Updated from 3:40 p.m. ET to include Third Avenue Management comments and closing share prices.
NEW YORK (TheStreet) -- It took Devon Energy (DVN) about a decade to grow from a bit player into the biggest independent energy producer in the United States. Now, it may take nearly as long for the driller to prove it can dismantle that sprawling empire.
Devon's woes are similar to those of Chesapeake Energy (CHK), Occidental Petroleum (OXY), and Hess (HES) who over-expanded during the 2000's and found themselves short on cash in the years after the financial crisis. Unlike its competitors, Devon hasn't faced the pressure of an activist investor as it restructures. That speaks to the change underway at Devon and, possibly, the scale of the company's issues.
Devon sold its Gulf of Mexico assets to BP (BP) and Apache (APA) for a total of $8.3 billion in 2010, exceeding the company's initial guidance to shareholders. Devon also impressed in February when it sold some of its businesses in Canada for about $2.8 billion, consolidating the company's international footprint to the Alberta oil sands and the Horn River.
This March, Devon completed a merger of its midstream business with Crosstex Energy. The combined company was then spun into general partner and master limited partnership securities, respectively - EnLink Midstream LLC (ENLC) and EnLink Midstream LP (ENLK) -- that will be controlled by Devon. Generally, Devon has exceeded expectations on its sale and spinoff of non-core business lines.
"We believe this will help unlock value for the company and highlight the value of these assets," Third Avenue Management, a Devon shareholder wrote in October of the spinoff. Devon contributed its midstream assets to the spinoff entities at a valuation of eleven times earnings before interest, taxes, depreciation and amortization (EBITDA), nearly double the company's value of six times EBITDA at the time, Third Avenue added.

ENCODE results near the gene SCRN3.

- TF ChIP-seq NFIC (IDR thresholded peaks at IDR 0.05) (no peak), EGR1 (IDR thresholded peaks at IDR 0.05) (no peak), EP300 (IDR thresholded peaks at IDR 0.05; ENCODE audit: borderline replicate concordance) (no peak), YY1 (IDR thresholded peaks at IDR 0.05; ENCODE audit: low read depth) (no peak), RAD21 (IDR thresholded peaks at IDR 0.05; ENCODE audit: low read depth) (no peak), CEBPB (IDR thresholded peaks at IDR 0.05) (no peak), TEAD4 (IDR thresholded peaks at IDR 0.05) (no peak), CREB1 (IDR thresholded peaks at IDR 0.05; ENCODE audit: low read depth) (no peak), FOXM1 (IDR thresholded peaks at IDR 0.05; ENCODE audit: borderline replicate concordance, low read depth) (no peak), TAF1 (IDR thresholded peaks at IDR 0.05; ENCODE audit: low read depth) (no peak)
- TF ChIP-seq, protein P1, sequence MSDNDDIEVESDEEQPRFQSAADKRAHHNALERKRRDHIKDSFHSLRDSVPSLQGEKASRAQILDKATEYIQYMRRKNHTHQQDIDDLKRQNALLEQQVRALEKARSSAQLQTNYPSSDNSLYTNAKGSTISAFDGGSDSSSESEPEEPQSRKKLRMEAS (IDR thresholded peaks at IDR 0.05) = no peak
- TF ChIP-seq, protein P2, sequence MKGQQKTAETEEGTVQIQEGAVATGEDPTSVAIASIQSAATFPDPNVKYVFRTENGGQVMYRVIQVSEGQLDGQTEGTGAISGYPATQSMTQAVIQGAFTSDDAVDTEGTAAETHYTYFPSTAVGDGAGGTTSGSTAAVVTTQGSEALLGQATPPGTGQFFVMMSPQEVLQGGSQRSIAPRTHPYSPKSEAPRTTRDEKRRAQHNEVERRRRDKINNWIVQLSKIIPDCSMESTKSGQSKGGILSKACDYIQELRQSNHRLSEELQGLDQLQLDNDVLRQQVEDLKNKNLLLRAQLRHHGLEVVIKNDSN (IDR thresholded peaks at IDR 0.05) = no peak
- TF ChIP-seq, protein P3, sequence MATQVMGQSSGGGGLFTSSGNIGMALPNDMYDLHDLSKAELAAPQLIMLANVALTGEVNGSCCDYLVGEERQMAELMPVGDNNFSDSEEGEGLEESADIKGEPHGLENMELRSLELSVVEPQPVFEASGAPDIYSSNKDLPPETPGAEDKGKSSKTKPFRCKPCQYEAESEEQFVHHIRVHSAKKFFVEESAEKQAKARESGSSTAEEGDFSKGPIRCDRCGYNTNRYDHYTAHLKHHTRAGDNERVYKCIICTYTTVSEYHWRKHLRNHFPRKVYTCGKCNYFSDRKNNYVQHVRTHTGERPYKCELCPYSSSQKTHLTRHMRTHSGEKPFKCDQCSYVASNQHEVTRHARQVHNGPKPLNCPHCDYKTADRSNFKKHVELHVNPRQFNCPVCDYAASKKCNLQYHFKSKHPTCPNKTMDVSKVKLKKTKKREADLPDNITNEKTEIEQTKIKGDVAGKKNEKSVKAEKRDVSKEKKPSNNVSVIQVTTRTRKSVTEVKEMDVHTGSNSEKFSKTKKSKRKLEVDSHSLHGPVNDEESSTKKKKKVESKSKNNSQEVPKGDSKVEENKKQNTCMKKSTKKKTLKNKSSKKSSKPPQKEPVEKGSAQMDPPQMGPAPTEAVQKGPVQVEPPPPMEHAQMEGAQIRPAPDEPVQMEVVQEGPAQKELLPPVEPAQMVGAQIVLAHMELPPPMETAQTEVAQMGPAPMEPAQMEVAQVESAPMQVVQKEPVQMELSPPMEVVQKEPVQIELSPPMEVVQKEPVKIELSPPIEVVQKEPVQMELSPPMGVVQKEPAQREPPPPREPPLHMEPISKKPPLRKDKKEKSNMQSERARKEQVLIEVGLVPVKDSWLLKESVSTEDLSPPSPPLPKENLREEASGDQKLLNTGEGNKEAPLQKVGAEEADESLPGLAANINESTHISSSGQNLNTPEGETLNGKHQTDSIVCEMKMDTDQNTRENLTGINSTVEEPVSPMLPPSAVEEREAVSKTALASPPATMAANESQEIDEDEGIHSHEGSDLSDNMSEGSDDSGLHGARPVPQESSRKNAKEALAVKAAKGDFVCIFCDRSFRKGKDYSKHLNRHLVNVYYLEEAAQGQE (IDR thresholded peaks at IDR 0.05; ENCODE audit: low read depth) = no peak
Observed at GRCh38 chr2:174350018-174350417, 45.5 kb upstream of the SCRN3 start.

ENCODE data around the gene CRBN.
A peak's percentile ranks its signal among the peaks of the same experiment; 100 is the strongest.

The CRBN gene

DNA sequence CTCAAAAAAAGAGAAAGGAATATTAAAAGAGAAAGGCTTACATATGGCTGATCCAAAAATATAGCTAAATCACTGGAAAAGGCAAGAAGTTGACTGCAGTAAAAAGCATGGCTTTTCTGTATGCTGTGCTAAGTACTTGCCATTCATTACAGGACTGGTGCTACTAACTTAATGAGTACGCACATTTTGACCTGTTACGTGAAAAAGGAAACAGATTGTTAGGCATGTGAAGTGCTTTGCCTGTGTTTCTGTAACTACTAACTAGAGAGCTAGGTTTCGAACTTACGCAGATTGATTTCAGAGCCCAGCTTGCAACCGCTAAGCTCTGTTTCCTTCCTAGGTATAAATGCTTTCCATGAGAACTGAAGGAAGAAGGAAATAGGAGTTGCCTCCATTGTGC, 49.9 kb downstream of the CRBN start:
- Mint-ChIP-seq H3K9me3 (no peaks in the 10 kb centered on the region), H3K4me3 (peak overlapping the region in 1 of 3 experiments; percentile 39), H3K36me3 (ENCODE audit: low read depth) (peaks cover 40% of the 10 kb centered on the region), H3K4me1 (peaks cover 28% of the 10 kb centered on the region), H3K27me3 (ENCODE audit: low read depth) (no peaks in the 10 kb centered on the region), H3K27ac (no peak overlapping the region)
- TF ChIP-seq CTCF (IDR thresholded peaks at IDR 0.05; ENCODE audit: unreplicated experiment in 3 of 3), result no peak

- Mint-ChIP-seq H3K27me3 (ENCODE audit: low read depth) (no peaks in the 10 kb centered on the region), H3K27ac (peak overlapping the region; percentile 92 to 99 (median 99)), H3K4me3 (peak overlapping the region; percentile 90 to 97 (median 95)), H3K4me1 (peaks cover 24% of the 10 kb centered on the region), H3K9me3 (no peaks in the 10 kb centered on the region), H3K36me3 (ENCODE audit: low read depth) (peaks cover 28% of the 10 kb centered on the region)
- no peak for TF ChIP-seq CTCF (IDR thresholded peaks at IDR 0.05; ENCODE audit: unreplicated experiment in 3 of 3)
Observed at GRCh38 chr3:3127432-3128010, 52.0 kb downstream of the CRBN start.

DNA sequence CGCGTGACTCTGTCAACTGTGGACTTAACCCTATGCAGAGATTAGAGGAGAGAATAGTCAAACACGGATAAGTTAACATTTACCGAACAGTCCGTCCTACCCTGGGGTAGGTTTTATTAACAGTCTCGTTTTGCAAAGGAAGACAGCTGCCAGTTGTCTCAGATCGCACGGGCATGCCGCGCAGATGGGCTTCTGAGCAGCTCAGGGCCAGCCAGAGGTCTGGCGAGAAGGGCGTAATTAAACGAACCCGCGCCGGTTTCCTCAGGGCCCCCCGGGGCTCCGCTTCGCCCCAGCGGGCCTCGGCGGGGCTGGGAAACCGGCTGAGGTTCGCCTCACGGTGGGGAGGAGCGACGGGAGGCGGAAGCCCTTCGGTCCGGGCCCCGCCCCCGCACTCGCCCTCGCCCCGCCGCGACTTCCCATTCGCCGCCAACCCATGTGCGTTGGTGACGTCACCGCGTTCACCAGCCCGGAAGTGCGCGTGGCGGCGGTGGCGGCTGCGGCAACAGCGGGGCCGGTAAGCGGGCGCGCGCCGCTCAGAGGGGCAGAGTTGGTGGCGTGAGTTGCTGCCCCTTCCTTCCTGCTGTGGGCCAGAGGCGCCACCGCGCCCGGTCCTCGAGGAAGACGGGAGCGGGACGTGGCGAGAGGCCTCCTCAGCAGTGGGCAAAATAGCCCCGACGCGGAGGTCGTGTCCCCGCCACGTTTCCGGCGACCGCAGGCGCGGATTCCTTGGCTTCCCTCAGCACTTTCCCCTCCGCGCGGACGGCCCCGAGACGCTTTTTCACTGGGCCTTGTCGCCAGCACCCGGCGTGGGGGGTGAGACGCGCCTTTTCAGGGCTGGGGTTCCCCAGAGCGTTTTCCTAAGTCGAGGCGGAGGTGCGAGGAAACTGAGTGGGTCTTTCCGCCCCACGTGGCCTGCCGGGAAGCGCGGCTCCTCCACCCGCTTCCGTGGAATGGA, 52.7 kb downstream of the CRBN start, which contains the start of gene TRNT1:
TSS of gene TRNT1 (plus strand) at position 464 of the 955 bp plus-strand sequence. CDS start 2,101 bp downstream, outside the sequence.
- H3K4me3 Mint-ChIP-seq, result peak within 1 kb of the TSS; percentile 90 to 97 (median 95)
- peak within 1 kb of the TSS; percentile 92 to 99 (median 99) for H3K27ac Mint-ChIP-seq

Third Avenue Management is among Devon's top-20 shareholders, according to Bloomberg data as of Dec. 31, 2013, and stands out as one of just a few hedge fund investors in the company.
A Push Onshore
To replace those divested businesses, Devon has redoubled its commitment to onshore projects in North America. After acquiring GeoSouthern Energy's assets in the Eagle Ford shale for $6 billion last year, Devon's core assets will consist of the Permian Basin, the Eagle Ford, Alberta oil sands and other onshore assets such as the Mississippi Lime.
Perhaps the restructuring is complete. Devon may now be in a position to grow its oil production significantly and plug cash flow deficits that have stretched into the billions since 2010, according to Goldman Sachs. In that time span, Devon shares have underperformed the SIG Oil Exploration & Production Index by about 25% when factoring in dividends.
Devon shares have gained 3.3% year-to-date, closing Monday trading at $63.91.
Goldman now forecasts Devon to grow its oil production by 50% to 330,000 barrels per day by 2016. That rising oil production could help Devon mitigate its exposure to oversupplied natural gas markets and finance any continued cost overruns.
Weak drilling results in the Utica Shale, the Tuscaloosa Marine Shale and the Cline Shale, however, raise concern about Devon's execution. Goldman analyst Brian Singer initiated Devon with a 'neutral' rating on March 18. The analyst said Devon is valued at a lower-multiple than restructuring industry peers; however, there is greater investor unease about the company's ability to meet capex guidance and execute on its drilling program.
If Devon succeeds in unwinding a mistimed expansion completed by former chief executive and current chairman Larry Nichols, it will be a rare energy industry turnaround orchestrated without the hand of an activist investor.
Three years of restructuring may also be the foundation from which an activist may emerge.
-- Written by Antoine Gara in New York